Quiz Show reminds me of the time I was on stage with twenty other people and a popular hypnotist "made" us do ridiculous things. I wasn't hypnotized, and I would swear that none of the others with me were either. We were doing it for fame, and were pawns in the hands of the master showman, all of us too proud to ever admit we would consciously play a pretend tuba without our shirts.
Such was the case with TV game shows in the 1950s. Quiz Show illustrates how very intelligent people were coaxed into lying to an entire country. It shows how a lie starts as a small deception, but soon becomes a national scandal. But what really makes this movie worthwhile, is the inclusion of consequences for actions. The now infamous Charles Van Doren paid dearly for his short run at fame, while those that were setting him up continued with their careers.
This movie is great from many different angles. It teaches about human nature, television media literacy, and throws a little history in as well. There is no sex or violence, however the famous sexual expletive is used one time, along with a few other less offensive words, giving the movie a PG-13 rating.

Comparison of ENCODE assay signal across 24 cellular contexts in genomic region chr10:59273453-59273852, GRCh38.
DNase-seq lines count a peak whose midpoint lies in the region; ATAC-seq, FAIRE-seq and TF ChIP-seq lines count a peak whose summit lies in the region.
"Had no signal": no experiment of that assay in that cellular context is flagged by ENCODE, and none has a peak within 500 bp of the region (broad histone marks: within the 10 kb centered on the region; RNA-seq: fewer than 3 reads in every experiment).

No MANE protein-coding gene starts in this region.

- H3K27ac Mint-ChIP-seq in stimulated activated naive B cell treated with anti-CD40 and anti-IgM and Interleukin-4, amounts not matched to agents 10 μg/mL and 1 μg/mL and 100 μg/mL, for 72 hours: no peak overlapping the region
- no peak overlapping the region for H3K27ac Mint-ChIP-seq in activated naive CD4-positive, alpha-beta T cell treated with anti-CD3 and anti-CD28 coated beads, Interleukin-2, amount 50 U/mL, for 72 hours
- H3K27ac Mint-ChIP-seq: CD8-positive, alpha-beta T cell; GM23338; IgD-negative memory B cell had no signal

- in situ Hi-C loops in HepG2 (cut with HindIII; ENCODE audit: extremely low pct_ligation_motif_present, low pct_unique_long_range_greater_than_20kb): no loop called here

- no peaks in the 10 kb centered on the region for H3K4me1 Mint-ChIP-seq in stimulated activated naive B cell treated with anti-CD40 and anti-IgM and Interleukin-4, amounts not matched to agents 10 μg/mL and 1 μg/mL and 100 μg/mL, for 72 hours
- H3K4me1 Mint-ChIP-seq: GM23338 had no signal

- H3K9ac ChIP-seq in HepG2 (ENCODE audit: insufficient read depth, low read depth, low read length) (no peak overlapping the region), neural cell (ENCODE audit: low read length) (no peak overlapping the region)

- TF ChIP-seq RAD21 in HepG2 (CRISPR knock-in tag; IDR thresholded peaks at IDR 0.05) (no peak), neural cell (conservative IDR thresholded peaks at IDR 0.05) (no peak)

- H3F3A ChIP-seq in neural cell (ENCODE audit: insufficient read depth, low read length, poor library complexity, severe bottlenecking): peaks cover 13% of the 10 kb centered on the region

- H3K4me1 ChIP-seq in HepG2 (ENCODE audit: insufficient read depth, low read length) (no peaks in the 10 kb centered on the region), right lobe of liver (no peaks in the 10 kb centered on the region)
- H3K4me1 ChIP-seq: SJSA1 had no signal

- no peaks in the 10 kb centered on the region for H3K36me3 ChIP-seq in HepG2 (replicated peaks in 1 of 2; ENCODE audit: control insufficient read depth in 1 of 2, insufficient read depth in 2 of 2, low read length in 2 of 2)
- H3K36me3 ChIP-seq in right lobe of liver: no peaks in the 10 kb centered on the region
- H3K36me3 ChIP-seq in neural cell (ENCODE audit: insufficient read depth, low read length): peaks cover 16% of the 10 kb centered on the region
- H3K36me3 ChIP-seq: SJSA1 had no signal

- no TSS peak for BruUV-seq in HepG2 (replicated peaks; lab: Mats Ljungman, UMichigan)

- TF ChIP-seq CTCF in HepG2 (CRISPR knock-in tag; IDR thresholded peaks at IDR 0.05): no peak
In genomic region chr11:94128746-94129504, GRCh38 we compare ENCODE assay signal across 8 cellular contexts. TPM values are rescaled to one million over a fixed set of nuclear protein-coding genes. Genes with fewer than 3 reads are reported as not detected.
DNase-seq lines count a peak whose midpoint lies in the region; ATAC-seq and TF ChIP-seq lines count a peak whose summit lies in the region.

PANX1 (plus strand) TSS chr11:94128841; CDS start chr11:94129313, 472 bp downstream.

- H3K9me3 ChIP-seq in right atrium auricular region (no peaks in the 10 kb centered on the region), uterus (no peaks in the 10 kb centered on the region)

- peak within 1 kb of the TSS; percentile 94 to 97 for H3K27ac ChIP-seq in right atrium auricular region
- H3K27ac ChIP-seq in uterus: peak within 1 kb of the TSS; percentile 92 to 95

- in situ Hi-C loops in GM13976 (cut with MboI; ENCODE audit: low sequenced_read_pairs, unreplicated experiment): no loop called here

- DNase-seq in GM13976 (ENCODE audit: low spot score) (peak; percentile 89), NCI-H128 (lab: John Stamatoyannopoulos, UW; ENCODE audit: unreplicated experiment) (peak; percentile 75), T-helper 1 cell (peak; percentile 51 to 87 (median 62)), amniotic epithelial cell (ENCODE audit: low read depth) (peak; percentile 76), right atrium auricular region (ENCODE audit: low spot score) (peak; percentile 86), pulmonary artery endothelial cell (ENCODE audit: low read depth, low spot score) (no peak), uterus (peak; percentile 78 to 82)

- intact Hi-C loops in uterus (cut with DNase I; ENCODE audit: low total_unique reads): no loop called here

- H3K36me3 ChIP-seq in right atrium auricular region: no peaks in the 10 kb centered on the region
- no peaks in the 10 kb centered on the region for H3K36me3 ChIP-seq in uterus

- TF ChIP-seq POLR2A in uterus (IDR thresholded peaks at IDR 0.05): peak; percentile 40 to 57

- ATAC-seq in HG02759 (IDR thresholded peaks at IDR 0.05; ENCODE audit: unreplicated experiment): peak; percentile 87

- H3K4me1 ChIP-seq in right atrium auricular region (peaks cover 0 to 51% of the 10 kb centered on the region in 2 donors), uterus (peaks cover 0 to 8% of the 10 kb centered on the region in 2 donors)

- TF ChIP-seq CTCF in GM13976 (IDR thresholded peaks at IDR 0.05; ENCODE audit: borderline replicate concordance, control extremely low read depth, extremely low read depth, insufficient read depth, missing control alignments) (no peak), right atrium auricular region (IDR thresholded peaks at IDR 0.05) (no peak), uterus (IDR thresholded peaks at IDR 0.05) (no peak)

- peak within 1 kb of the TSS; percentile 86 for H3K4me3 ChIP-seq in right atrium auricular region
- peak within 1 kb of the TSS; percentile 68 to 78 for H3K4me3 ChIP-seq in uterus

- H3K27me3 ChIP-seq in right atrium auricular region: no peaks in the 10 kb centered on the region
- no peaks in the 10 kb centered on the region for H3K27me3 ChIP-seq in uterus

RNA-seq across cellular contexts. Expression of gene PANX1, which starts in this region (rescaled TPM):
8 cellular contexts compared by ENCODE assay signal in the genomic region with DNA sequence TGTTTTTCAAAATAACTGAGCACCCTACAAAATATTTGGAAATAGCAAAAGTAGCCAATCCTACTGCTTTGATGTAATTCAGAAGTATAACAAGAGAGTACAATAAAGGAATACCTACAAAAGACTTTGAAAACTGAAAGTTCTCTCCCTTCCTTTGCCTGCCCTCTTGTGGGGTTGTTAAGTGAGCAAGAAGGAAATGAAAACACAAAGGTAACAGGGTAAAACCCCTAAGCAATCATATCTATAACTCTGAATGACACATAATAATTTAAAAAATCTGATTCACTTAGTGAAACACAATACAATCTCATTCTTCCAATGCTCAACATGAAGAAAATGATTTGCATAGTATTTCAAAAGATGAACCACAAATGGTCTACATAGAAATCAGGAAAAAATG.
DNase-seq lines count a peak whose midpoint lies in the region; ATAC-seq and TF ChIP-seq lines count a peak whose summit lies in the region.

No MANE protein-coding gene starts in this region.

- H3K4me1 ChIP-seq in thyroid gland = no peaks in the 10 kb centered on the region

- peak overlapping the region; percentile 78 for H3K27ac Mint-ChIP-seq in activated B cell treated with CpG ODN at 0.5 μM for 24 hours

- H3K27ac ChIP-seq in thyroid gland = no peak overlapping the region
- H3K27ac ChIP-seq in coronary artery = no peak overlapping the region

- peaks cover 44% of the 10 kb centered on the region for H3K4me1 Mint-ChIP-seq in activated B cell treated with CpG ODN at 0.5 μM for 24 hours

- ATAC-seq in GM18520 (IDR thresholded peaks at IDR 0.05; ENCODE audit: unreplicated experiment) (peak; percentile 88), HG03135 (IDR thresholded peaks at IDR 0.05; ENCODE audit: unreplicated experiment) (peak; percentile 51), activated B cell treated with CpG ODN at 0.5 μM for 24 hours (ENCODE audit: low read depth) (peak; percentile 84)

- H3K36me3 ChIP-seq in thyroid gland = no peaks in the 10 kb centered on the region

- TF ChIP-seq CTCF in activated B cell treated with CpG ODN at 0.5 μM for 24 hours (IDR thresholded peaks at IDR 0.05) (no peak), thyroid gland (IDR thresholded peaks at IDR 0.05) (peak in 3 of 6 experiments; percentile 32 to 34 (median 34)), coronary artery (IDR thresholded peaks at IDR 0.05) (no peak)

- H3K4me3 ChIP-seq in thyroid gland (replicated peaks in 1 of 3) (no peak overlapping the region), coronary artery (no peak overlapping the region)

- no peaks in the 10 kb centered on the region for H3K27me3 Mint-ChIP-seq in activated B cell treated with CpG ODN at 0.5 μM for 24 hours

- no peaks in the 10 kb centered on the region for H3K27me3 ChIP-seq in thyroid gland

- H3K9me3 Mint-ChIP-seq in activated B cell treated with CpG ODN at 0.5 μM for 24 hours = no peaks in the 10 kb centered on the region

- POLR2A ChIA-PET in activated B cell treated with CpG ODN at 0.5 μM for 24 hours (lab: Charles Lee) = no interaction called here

Quiz Show makes us realize that by today's standards, these types of scandals would be minor. It works well at showing how far society has slipped since the fifties. From what I know, only a few characters, such as the federal investigator, have been enhanced for dramatic effect. Otherwise, Robert Redford, the producer and director of Quiz Show, has worked hard at recreating the exact scenes and lives of those involved.
Remember the trucks with the exploding gas tanks on the news just a couple of years ago? Television has one goal in mind: Get ratings to make money. Quiz Show reminds us that we don't always learn from our mistakes, and the TV network with the exploding gas tanks didn't either.